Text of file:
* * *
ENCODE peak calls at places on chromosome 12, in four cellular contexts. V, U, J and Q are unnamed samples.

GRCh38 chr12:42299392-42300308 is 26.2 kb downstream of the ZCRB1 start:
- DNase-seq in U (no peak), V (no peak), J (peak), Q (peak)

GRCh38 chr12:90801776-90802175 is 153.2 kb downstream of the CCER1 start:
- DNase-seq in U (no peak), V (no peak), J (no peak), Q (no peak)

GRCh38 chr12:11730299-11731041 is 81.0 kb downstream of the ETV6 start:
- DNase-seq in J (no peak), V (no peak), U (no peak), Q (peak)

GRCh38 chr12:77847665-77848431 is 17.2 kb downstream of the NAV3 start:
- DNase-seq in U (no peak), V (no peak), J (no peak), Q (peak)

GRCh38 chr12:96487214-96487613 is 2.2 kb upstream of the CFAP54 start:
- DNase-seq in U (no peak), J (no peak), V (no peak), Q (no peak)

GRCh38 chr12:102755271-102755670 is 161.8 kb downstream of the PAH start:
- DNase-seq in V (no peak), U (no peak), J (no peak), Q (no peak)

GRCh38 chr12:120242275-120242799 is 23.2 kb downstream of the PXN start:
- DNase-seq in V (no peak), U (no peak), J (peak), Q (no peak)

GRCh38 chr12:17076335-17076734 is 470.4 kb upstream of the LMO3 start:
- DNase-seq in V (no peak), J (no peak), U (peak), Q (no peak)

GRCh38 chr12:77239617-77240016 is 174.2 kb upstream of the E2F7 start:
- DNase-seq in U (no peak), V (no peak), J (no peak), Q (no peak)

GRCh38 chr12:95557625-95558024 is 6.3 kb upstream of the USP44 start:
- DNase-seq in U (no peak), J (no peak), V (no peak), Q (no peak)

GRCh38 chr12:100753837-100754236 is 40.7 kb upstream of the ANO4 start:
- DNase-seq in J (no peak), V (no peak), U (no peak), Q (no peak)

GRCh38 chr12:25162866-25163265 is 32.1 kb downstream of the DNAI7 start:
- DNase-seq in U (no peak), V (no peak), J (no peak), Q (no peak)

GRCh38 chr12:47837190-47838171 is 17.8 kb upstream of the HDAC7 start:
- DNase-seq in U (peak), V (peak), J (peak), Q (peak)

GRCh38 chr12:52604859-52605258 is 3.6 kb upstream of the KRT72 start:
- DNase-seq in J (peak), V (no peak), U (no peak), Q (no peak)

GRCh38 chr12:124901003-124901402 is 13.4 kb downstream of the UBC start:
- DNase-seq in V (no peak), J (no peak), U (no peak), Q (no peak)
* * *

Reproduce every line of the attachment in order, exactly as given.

ENCODE peak calls at places on chromosome 12, in four cellular contexts. V, U, J and Q are unnamed samples.

GRCh38 chr12:42299392-42300308 is 26.2 kb downstream of the ZCRB1 start:
- DNase-seq in U (no peak), V (no peak), J (peak), Q (peak)

GRCh38 chr12:90801776-90802175 is 153.2 kb downstream of the CCER1 start:
- DNase-seq in U (no peak), V (no peak), J (no peak), Q (no peak)

GRCh38 chr12:11730299-11731041 is 81.0 kb downstream of the ETV6 start:
- DNase-seq in J (no peak), V (no peak), U (no peak), Q (peak)

GRCh38 chr12:77847665-77848431 is 17.2 kb downstream of the NAV3 start:
- DNase-seq in U (no peak), V (no peak), J (no peak), Q (peak)

GRCh38 chr12:96487214-96487613 is 2.2 kb upstream of the CFAP54 start:
- DNase-seq in U (no peak), J (no peak), V (no peak), Q (no peak)

GRCh38 chr12:102755271-102755670 is 161.8 kb downstream of the PAH start:
- DNase-seq in V (no peak), U (no peak), J (no peak), Q (no peak)

GRCh38 chr12:120242275-120242799 is 23.2 kb downstream of the PXN start:
- DNase-seq in V (no peak), U (no peak), J (peak), Q (no peak)

GRCh38 chr12:17076335-17076734 is 470.4 kb upstream of the LMO3 start:
- DNase-seq in V (no peak), J (no peak), U (peak), Q (no peak)

GRCh38 chr12:77239617-77240016 is 174.2 kb upstream of the E2F7 start:
- DNase-seq in U (no peak), V (no peak), J (no peak), Q (no peak)

GRCh38 chr12:95557625-95558024 is 6.3 kb upstream of the USP44 start:
- DNase-seq in U (no peak), J (no peak), V (no peak), Q (no peak)

GRCh38 chr12:100753837-100754236 is 40.7 kb upstream of the ANO4 start:
- DNase-seq in J (no peak), V (no peak), U (no peak), Q (no peak)

GRCh38 chr12:25162866-25163265 is 32.1 kb downstream of the DNAI7 start:
- DNase-seq in U (no peak), V (no peak), J (no peak), Q (no peak)

GRCh38 chr12:47837190-47838171 is 17.8 kb upstream of the HDAC7 start:
- DNase-seq in U (peak), V (peak), J (peak), Q (peak)

GRCh38 chr12:52604859-52605258 is 3.6 kb upstream of the KRT72 start:
- DNase-seq in J (peak), V (no peak), U (no peak), Q (no peak)

GRCh38 chr12:124901003-124901402 is 13.4 kb downstream of the UBC start:
- DNase-seq in V (no peak), J (no peak), U (no peak), Q (no peak)